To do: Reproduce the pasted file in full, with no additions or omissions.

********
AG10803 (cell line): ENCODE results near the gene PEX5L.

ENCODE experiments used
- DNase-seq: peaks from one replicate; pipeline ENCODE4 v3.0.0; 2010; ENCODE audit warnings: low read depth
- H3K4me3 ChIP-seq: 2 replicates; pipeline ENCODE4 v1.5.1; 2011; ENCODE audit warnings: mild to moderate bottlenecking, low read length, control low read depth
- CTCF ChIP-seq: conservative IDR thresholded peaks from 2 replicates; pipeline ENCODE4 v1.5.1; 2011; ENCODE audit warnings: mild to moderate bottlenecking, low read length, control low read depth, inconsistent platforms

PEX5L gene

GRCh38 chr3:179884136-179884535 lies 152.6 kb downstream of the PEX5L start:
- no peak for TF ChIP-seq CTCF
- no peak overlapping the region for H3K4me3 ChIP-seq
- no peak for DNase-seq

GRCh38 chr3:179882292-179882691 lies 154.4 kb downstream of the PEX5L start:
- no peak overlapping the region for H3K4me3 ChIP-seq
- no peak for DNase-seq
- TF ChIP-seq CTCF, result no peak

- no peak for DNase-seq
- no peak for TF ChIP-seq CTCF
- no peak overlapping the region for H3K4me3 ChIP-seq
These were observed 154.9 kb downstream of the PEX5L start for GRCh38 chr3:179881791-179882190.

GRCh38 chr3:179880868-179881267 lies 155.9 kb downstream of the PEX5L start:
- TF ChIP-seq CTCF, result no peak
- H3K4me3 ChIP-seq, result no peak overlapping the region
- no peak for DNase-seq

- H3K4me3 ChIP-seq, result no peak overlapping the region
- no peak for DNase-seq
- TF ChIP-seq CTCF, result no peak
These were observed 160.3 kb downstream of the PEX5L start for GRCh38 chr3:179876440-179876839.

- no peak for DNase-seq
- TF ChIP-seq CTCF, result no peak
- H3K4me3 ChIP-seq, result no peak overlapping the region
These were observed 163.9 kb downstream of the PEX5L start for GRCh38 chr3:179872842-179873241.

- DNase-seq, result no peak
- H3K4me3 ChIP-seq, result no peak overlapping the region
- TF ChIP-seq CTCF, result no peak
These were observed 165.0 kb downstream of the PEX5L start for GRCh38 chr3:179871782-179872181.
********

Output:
AG10803 (cell line): ENCODE results near the gene PEX5L.

ENCODE experiments used
- DNase-seq: peaks from one replicate; pipeline ENCODE4 v3.0.0; 2010; ENCODE audit warnings: low read depth
- H3K4me3 ChIP-seq: 2 replicates; pipeline ENCODE4 v1.5.1; 2011; ENCODE audit warnings: mild to moderate bottlenecking, low read length, control low read depth
- CTCF ChIP-seq: conservative IDR thresholded peaks from 2 replicates; pipeline ENCODE4 v1.5.1; 2011; ENCODE audit warnings: mild to moderate bottlenecking, low read length, control low read depth, inconsistent platforms

PEX5L gene

GRCh38 chr3:179884136-179884535 lies 152.6 kb downstream of the PEX5L start:
- no peak for TF ChIP-seq CTCF
- no peak overlapping the region for H3K4me3 ChIP-seq
- no peak for DNase-seq

GRCh38 chr3:179882292-179882691 lies 154.4 kb downstream of the PEX5L start:
- no peak overlapping the region for H3K4me3 ChIP-seq
- no peak for DNase-seq
- TF ChIP-seq CTCF, result no peak

- no peak for DNase-seq
- no peak for TF ChIP-seq CTCF
- no peak overlapping the region for H3K4me3 ChIP-seq
These were observed 154.9 kb downstream of the PEX5L start for GRCh38 chr3:179881791-179882190.

GRCh38 chr3:179880868-179881267 lies 155.9 kb downstream of the PEX5L start:
- TF ChIP-seq CTCF, result no peak
- H3K4me3 ChIP-seq, result no peak overlapping the region
- no peak for DNase-seq

- H3K4me3 ChIP-seq, result no peak overlapping the region
- no peak for DNase-seq
- TF ChIP-seq CTCF, result no peak
These were observed 160.3 kb downstream of the PEX5L start for GRCh38 chr3:179876440-179876839.

- no peak for DNase-seq
- TF ChIP-seq CTCF, result no peak
- H3K4me3 ChIP-seq, result no peak overlapping the region
These were observed 163.9 kb downstream of the PEX5L start for GRCh38 chr3:179872842-179873241.

- DNase-seq, result no peak
- H3K4me3 ChIP-seq, result no peak overlapping the region
- TF ChIP-seq CTCF, result no peak
These were observed 165.0 kb downstream of the PEX5L start for GRCh38 chr3:179871782-179872181.